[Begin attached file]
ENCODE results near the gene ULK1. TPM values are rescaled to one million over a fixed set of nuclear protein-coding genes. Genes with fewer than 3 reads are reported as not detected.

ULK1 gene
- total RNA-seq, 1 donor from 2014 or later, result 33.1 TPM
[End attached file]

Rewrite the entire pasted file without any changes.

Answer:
ENCODE results near the gene ULK1. TPM values are rescaled to one million over a fixed set of nuclear protein-coding genes. Genes with fewer than 3 reads are reported as not detected.

ULK1 gene
- total RNA-seq, 1 donor from 2014 or later, result 33.1 TPM